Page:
Well folks, I have no idea what Immortality is. I played half an hour of Sam Barlow’s upcoming FMV title as part of the Tribeca Game Selection, and it was probably the most interesting half an hour I spent across all the demos I sampled – but I’m not sure I know why.
I can explain what it is literally, of course. Immortality is the story of fictional actress Marissa Marcel and the three movies she starred in before disappearing. Through watching various clips, you need to uncover the mystery behind her disappearance. How it works in practice, at least while you’re getting to grips with the mechanics, is that you click through clips at random and feel like you have absolutely no idea what’s happening. I was often completely lost, but I think that’s a good thing.
I have struggled to get on board with the recent spate of ‘go anywhere!’ games. Breath of the Wild, Elden Ring, and even Sable felt a little too directionless for me. I know there’s an issue with open-world games being soulless checklists, but just taking away the instructions has never worked for me. With Immortality though, I finally get it. This definitely won’t be for everyone, especially as even as someone on board with it I can’t really make a sales pitch for it, but it’s unlike any other experience I’ve had in gaming. After a Summer Game Fest full of outer space sludge, we should be lifting up fresh perspectives like this.
Immortality begins with Marcel on a chat show as she promotes her new movie with the game’s first clip, and where it goes from there is completely up to you. In each bit of footage, you click any person in the video, and you’ll be transported to another clip starring that person. This order seems to be random, but I suspect it’s not, because I ended up repeating clips before seeing them all. Sometimes clips start in the middle, and you don’t realise you’ve seen it until it is caught up, encouraging you to scrub forward and back to see the whole thing and understand the context of what exactly is going on.
The presentation is especially slick. There seem to be three different types of footage here: rehearsal (split into table reads, run throughs, and early takes), finished shots (ones that conceivably come from the actual movie, with editing and lighting etc. in place), and real life (such as the talk show, or time between takes being filmed). In my first half of the demo, I was just watching these clips on the surface level – viewing them as a movie, and enjoying them on merit. After a while though, I began to notice the supporting cast repeating, sometimes in very different roles, or noticing changes in Marcel herself. You are going to have to make Immortality work for you to get the most out of it, but I think enough people will be willing to put in the effort like they did with Barlow’s previous games Her Story and Telling Lies.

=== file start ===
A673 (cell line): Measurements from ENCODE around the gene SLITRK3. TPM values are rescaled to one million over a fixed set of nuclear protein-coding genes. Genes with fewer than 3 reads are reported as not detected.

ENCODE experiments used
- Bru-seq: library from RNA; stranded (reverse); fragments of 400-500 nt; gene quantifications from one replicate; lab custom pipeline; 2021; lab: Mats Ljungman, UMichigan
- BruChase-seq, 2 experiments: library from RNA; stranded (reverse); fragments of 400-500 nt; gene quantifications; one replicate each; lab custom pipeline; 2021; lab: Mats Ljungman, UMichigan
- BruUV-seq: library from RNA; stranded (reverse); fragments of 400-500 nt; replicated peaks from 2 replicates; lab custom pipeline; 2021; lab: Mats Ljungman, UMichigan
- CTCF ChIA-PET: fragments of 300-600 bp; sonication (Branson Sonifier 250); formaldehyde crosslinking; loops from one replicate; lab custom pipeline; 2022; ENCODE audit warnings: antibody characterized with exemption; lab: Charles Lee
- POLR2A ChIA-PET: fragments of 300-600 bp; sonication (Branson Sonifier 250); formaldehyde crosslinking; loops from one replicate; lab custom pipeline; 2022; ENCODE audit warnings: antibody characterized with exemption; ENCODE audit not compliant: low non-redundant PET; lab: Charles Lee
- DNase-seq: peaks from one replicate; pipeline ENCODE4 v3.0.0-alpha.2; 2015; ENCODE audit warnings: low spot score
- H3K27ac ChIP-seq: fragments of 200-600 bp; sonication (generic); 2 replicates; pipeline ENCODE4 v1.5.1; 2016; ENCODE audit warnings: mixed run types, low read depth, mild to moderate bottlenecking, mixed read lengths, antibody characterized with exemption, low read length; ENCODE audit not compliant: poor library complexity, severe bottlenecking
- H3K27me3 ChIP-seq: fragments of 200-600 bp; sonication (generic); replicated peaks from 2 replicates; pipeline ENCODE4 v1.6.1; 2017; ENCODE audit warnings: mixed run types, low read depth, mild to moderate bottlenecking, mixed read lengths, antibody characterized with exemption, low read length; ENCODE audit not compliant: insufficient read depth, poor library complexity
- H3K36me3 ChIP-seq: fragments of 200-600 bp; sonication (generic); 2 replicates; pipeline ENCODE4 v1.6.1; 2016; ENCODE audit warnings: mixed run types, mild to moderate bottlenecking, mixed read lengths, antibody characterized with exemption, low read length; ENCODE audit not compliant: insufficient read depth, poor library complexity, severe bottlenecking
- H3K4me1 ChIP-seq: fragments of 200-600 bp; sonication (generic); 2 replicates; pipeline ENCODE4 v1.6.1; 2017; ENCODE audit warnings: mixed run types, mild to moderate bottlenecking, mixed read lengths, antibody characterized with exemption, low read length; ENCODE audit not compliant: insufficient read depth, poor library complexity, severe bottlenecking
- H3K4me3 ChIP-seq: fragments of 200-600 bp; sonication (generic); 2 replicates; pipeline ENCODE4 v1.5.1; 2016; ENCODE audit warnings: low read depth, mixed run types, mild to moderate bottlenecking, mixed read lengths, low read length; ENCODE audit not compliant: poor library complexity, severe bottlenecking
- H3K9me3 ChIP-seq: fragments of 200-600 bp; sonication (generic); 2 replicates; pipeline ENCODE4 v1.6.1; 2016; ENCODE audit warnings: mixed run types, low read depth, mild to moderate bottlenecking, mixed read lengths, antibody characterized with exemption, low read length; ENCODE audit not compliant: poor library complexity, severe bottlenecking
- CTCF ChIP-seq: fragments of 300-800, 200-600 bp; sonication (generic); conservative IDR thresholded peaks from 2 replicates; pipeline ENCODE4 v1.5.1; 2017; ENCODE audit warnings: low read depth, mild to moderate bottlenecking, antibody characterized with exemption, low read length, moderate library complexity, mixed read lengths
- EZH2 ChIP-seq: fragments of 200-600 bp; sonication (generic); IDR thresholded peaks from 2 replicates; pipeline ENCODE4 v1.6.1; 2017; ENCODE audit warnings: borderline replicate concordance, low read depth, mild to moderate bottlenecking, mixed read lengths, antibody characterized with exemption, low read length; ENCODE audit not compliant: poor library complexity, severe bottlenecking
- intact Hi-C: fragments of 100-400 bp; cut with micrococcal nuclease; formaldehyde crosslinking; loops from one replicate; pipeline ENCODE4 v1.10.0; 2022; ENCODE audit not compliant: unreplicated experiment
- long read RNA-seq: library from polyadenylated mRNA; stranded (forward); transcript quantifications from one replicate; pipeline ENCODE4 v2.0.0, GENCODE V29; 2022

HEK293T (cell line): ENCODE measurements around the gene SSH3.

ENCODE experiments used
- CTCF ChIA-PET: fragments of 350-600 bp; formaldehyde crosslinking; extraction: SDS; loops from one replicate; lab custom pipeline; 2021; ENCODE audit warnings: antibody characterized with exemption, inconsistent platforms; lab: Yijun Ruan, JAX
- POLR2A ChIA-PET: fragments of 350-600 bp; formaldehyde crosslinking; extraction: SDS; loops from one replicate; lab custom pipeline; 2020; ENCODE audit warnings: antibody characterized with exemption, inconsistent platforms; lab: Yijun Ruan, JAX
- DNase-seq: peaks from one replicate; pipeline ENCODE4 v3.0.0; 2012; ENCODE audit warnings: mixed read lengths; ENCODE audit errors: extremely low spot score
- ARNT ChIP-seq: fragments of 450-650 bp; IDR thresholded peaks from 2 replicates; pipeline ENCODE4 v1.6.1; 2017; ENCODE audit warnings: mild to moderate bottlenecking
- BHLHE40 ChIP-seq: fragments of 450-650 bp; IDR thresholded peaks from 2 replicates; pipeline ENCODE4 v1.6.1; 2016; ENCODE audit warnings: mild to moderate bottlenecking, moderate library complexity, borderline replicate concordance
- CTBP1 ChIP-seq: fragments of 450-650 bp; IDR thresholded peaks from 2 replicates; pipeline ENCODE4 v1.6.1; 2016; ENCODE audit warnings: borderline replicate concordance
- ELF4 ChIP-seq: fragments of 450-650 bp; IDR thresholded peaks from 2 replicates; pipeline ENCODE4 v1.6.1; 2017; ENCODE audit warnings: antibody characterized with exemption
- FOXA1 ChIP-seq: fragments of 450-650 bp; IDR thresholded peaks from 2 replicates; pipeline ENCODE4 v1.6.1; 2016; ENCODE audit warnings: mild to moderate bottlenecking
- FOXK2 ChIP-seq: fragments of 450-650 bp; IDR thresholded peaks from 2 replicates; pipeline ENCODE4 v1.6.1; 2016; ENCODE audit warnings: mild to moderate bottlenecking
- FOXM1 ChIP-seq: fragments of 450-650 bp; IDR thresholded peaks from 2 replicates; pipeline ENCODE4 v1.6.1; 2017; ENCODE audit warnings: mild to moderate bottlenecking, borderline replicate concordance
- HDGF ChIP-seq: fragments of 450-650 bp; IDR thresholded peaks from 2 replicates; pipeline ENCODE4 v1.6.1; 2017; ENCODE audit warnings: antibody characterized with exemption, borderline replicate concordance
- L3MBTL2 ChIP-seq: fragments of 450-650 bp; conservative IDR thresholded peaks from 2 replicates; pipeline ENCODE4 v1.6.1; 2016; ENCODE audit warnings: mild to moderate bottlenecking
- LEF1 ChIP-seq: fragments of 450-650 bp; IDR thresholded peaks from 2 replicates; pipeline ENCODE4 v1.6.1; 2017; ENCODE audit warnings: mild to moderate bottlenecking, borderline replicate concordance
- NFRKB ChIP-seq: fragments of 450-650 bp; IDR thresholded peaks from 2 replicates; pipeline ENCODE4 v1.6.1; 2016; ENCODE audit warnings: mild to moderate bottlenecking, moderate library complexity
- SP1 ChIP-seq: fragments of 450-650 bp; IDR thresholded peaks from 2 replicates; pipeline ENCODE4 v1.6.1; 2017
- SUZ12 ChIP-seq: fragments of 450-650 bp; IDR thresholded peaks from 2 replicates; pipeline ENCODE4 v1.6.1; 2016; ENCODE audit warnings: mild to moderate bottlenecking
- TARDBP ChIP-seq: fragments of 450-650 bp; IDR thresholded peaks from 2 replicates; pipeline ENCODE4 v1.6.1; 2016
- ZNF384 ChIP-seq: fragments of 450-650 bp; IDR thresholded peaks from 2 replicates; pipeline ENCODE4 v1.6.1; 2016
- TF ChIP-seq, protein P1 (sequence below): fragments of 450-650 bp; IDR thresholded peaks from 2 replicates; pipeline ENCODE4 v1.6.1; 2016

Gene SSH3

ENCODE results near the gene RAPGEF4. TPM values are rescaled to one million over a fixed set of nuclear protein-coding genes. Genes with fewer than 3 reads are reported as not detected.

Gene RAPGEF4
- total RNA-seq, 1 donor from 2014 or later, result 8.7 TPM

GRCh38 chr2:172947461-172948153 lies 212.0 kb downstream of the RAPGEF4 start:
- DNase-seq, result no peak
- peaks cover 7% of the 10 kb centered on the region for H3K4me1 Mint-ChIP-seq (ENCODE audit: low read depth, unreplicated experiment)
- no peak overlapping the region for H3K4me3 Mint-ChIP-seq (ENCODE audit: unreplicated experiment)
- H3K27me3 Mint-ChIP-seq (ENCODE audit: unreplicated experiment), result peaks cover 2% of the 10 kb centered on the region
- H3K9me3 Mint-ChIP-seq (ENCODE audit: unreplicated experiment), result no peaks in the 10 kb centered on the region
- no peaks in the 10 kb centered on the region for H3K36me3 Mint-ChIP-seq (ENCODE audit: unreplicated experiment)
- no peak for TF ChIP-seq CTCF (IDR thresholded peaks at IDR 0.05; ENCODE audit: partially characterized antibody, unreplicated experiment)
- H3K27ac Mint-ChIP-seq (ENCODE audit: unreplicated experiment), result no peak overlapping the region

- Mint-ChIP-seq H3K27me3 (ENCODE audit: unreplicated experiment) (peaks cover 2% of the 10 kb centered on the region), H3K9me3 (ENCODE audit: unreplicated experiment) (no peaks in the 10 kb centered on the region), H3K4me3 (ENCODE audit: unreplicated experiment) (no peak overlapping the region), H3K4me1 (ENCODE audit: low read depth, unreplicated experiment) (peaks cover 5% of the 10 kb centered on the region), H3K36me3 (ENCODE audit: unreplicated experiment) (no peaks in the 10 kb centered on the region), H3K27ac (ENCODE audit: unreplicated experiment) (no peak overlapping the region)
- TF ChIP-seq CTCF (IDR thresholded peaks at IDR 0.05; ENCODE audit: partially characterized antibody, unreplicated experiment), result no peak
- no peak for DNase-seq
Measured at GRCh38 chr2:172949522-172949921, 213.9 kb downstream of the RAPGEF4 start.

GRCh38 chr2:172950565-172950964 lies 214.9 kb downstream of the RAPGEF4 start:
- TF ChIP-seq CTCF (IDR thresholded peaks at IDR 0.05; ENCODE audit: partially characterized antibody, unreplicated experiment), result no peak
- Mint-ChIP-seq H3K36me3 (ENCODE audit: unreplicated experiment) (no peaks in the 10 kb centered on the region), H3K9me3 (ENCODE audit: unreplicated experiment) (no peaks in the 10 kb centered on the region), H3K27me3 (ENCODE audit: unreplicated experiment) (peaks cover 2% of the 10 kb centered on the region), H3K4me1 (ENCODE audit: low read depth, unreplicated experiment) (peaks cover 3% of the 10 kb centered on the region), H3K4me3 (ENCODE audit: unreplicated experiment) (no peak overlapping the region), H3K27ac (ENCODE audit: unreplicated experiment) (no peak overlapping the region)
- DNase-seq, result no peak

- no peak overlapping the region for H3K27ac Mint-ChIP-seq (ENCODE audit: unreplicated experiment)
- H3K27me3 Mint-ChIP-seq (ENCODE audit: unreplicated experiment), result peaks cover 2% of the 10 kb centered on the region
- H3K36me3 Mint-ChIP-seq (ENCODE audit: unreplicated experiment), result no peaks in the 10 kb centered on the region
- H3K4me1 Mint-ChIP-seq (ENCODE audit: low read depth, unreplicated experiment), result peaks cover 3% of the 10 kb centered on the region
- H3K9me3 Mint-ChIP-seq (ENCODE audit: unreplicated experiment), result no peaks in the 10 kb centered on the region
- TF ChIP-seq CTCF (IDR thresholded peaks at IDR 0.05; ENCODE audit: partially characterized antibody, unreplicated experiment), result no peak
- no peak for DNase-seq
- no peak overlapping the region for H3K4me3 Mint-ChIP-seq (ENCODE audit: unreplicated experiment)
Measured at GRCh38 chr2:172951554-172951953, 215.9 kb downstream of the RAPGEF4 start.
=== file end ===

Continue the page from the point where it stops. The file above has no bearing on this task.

Once it establishes the types of footage it has, it plays with our expectations. In one scene, an actor breaks down during a take, leading to confused questions from the (off camera) crew. In another, the actor yells at the director through the camera, which may or may not be a piece of meta cinema. Takes run over, and change from rehearsals to real-life candid footage. The divide is less clear than it first appeared.
It’s not just the mixture of clips that makes Immortality such an interesting prospect, but the freedom it gives you. I started experimenting with what I could click on, and while the mechanic advertises itself as being for characters, I struggled to find something actually off-limits. Shoes, tables, guns, knives, masks, and scripts all linked up to another clip. A door was the one thing I had no luck with.
I don’t think it’s a negative that I’m more confused about Immortality after just 30 minutes of play – think of how confused you might be if you had to describe The Matrix, Paprika, Brazil, or Eternal Sunshine after only watching 30 minutes. Now imagine how much harder it might be if those 30 minutes were given to you in random clips? Trying to tell you about Immortality is like that, except given how much longer video games are than movies, imagine it’s 30 minutes of random clips from The Matrix Quadrilogy. Immortality is one of the most compelling upcoming releases for the second half of 2022. Just don’t ask me what it’s about.
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